Thursday, August 22, 2013

Met with Medtronic Rep: help me decide

Today, in the middle of the BEST sun-shower ever, we went to meet with the Medtronic insulin pump rep. She brought a bunch of demo pumps and a foam cushion covered in infusions sets.

The best parts:

I got to see and feel a lot of different infusion sets. And we talked about their various benefits and had a go at disconnecting/reconnecting them. I am quite interested in the lower-profile sets, and potentially the angled sets. The rep seemed very concerned about the amount of packaging that comes with the Mio sets, but I think that an all-in-one system is actually a very attractive prospect for a never-pumped diabetic!

She had both the Paradigm 522 and 722 demo pumps with her, plus the VEO which is the same size as the 722. Their main difference is resevoir size; I would only need the smaller size as I don't consume much insulin however the rep pointed out the insulin requirements increase dramatically during pregnancy (hello! That's what we want here!!). So I asked if, should I select the 522, could I get a 722 loaner pump during pregnancy and she said she could probably work something out for me.

Both the 522 and 722 work with the Medtronic CGM system. I do not really like the look of the Medtronic sensor or transmitter. It looks big and clunky compared to the Dexcom CGM. And it has masses of extra tape that goes with it. however, it IS rechargeable. The Dexcom rep confirmed that the Dex transmitters routinely last longer than 6 months, and even over 12 months before their battery goes flat. Humph: money.

The VEO is another kettle of fish all together. It looks just like the 722, but it offers a really advanced feature: low glucose suspend. This is where it shuts off all insulin delivery if you go too low and don't respond to the warning alarms. It's a very attractive proposition, as it would help to fix one of my primary problems: hypos. But it comes at a very high cost. The VEO is not govt funded in New Zealand. The rep said although it's not funded, if I paid $2000 then the balance would be funded. So, it's partially funded? It got confusing. Total price for this puppy? Hold your breath: $12,000.

And that doesn't include the cost of the CGM transmitter or sensors.

Ok, pick yourself up off the floor.

Back to the core decision. Should I get the Animas Vibe pump, or one of the Medtronic pumps?

Here are the main points as I see them:

Animas Vibe / Dexcom

  • This is the pump I have been looking at getting for the longest time.
  • It has combined pump and CGM.
  • It uses Dexcom CGM which is the most accurate available in NZ at present. Animas and Dexcom are currently involved in The Artificial Pancreas Project.
  • Waterproof.
  • Larger, colour screen.
  • Offers smallest increments for insulin delivery. I need this.
  • Insulin pump (including CGM receiver) fully funded.
  • Dexcom transmitter (approx $1000) and sensors (approx $125 each) are not funded.
  • Dexcom sensors last up to 7 days.
  • Fancy bolus, fancy basals yada yada yada...
Medtronic 522
  • Combined pump and CGM.
  • Uses the Medtronic (Enlite?) CGM, which is not as accurate as the Dexcom based on the research I have done. The brochure the rep gave me doesn't even state accuracy!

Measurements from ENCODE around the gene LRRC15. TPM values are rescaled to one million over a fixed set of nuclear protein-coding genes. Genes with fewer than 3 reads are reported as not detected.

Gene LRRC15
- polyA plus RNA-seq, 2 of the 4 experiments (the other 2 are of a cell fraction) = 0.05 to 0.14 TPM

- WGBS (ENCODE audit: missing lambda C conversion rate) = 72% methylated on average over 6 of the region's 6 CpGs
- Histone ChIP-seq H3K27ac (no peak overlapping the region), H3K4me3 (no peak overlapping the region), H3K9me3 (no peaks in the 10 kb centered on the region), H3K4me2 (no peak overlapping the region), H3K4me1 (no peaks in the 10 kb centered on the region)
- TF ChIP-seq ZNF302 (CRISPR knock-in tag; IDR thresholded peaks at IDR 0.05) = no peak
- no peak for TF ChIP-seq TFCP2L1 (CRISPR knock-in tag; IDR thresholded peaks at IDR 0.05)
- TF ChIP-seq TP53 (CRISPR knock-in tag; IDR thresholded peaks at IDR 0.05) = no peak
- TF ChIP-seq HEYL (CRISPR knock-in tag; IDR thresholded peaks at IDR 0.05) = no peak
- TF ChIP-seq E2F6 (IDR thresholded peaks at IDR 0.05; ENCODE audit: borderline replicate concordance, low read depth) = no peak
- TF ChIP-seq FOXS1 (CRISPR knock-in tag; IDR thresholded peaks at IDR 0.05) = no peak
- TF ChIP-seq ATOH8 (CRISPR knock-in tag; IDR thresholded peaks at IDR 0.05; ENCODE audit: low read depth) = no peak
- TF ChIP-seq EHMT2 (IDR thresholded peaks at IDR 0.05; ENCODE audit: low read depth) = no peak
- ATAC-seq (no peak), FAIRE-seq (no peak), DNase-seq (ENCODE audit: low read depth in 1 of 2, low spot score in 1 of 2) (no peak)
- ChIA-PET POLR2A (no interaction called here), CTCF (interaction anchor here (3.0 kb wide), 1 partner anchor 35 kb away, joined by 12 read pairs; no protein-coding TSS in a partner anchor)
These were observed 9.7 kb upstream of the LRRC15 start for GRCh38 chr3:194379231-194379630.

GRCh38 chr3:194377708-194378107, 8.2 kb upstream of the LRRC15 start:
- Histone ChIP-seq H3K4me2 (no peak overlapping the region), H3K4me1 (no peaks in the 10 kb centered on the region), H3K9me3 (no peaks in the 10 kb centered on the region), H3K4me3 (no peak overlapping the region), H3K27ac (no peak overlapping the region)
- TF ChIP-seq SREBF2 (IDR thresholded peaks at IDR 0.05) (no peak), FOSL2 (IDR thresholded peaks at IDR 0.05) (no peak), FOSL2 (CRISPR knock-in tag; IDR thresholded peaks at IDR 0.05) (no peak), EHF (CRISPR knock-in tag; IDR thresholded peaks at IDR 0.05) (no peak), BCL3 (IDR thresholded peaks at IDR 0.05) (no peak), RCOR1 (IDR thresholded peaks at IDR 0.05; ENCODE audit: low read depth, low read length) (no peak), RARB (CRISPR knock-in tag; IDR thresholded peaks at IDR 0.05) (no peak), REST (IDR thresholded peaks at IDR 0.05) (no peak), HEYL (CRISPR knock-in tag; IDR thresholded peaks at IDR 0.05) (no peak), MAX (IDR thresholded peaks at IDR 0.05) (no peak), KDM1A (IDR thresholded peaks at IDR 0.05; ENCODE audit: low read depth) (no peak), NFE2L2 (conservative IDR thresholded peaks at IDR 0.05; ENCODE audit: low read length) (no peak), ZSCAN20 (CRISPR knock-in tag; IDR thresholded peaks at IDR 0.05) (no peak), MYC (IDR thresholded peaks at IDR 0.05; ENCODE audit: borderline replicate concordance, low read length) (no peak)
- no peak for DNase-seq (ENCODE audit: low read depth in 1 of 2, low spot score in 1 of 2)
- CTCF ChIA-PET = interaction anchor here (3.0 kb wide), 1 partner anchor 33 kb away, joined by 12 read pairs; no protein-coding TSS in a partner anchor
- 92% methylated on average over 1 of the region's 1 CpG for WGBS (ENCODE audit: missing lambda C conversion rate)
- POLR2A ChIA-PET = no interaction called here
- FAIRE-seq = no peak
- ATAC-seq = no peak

• Pump is funded.
  • As with Dexcom, the Enlite CGM transmitter and sensors are not funded. The rep did not have a price-list with her and is yet to send these to me.
  • Sensors last up to 6 days.
  • Fancy bolus, fancy basals etc.
  • Quite easy to navigate menus.
  • Small grey screen.
  • Has a back button.
Medtronic 722
  • As per the 522, but has a larger reservoir which could come in mighty handy during a pregnancy.
  • I am not considering this pump, rather if I went with the 522, I would ask for a 722 loaner during pregnancy.
Medtronic VEO
  • As with the 722, but offers additional software that works with the CGM system. This Low Glucose Suspend stops insulin delivery when blood sugar drops and the diabetic doesn't respond to alarms. It has other specialised alerts as well, but the rep didn't explain those very well. She also didn't have a VEO brochure even though she knew I was interested in it. Overall it's a very attractive idea... having hypos prevented for me. Hell, I've had two hypos since going to this damn appointment.
  • But it is very expensive and is not fully funded. I'm not even sure it's funded at all, since it doesn't appear on the Pharmac schedule. From the way the rep was talking it would seem that Pharmac is paying funding for a 722 and then the patient is actually getting the VEO. How that works through the machinery of Pharmac funding is beyond me.
  • Still have to stump up the pennies for the CGM bits'n'bobs. Wow. This is sounding like it's getting to pricey.
That's all I can think if now. I am quite tired (big field trip with the students today, plus visit to the rep, plus went low twice, plus all the grocery and petrol shopping, plus cooked dinner!) and need a nap.

If you have advice or feedback on making this choice, chuck me a note in the comments :)

p.s. I got the results of my HbA1c back = 41 mmol/L = 5.9% = !!!!! This is the first time it's every been under 6% and I wasn't even trying to accomplish that! I was trying to make it go UP!

1 comment:

  1. Wow all that makes my head spin. I don't know how you keep it all straight! With the details you have right now, I think it's the Dexcom or the Medtronic, but of course you'd have to get everything totally priced out. The Medtronic sounds like the most advance, but also the priciest. How overwhelming!